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I'm looking for an open problem in analysis or number theory with just one "genuine" or "second order" quantifier.

E.g.

  • "Every continuous function $\mathbb{R} \rightarrow \mathbb{R}$ has the property $\theta$", where $\theta$ is expressible using only quantifiers over rationals.

  • "Every set $S$ of natural numbers has the property $\theta$", where $\theta$ is expressible using only quantifiers over rationals.

No cheat examples like "For every real number, Goldbach's conjecture holds"! That's an arithmetical problem.

In technical terms, I'm looking for a $\Pi^1_1$ sentence that we don't know how to reduce to an arithmetical sentence.

I'd also like it to be easy to state and obviously $\Pi^1_1$, so that it can be included in a logic paper without requiring much explanation.

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    $\begingroup$ Problems of the form: is there a countable graph with such-and-such first-order property? Is there a countable structure with such-and-such first-order property? Negative answers would have the desired form $\Pi^1_1$. $\endgroup$ Aug 8, 2021 at 12:18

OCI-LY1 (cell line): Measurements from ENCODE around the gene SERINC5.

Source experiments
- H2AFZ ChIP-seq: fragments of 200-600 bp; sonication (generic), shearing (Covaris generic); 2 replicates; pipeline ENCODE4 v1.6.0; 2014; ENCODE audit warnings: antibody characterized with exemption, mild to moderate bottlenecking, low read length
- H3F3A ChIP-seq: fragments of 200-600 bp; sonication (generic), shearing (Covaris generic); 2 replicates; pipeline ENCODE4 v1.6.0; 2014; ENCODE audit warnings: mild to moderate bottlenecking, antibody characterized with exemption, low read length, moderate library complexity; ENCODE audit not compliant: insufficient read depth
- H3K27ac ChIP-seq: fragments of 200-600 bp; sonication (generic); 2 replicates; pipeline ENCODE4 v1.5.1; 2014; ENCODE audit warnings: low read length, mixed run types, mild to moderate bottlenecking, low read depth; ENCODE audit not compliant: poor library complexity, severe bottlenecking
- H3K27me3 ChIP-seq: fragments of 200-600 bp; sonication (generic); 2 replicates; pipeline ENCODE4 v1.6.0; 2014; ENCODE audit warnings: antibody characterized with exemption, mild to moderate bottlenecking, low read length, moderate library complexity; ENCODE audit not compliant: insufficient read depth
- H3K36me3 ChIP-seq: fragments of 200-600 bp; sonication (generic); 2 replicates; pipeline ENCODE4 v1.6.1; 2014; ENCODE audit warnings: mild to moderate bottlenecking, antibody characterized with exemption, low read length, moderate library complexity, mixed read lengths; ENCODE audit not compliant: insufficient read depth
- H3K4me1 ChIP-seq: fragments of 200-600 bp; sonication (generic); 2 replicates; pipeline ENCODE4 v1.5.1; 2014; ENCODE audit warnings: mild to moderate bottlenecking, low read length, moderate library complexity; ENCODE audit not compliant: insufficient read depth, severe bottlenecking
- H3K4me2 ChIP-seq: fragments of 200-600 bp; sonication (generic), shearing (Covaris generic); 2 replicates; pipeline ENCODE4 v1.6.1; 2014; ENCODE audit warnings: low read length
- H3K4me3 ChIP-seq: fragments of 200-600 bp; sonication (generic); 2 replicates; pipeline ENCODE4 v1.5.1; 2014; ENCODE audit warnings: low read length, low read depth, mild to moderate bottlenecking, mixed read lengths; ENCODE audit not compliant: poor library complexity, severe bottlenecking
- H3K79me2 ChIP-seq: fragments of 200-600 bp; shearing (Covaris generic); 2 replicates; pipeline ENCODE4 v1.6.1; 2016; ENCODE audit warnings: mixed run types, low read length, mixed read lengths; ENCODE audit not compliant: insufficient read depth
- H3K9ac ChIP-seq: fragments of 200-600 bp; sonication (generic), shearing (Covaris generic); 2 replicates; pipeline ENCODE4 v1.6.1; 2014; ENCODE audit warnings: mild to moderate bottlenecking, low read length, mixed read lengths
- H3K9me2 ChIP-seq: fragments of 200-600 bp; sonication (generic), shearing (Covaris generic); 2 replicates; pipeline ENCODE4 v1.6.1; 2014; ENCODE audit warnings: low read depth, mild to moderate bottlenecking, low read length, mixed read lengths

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    $\begingroup$ $\forall (x,y).\zeta(x+iy)=0\implies x={1\over 2}$ is a natural thing to write, but RH turns out to have a $\Pi^1_0$ form. So your question has subtleties. $\endgroup$
    – none
    Aug 8, 2021 at 17:02
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    $\begingroup$ I suspect the four exponentials conjecture and some other problems in transcendental number theory could qualify. $\endgroup$
    – Wojowu
    Aug 9, 2021 at 15:35
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    $\begingroup$ Sorry, what is meant by "genuine" quantifier? Doesn't the term "continuous function" implicitly contain quite a few quantifiers? (EDIT: Oh I see -- the condition that a given function be continuous is arithmetical, so the only analytic quantifier is over the function itself) $\endgroup$
    – Tim Campion
    Aug 9, 2021 at 15:52
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    $\begingroup$ @TimCampion a continuous function can be presented as a continuous function on rationals. $\endgroup$ Aug 11, 2021 at 10:11

1 Answer 1

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The Littlewood conjecture is an example that meets all my requirements.

It is easy to state and obviously $\Pi^1_1$. Furthermore this comment by Christian Reiher gives me confidence that it has no known reduction to an arithmetical sentence. (Hopefully it even lacks a known reduction to a $\Sigma^1_1$ sentence.)

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  • $\begingroup$ Thanks to everyone that helped, either by suggesting possible answers, or by pointing out that various $\Pi^1_1$ sentences suggested by me or others did in fact have a known reduction to an arithmetical sentence. $\endgroup$ Aug 17, 2021 at 20:39

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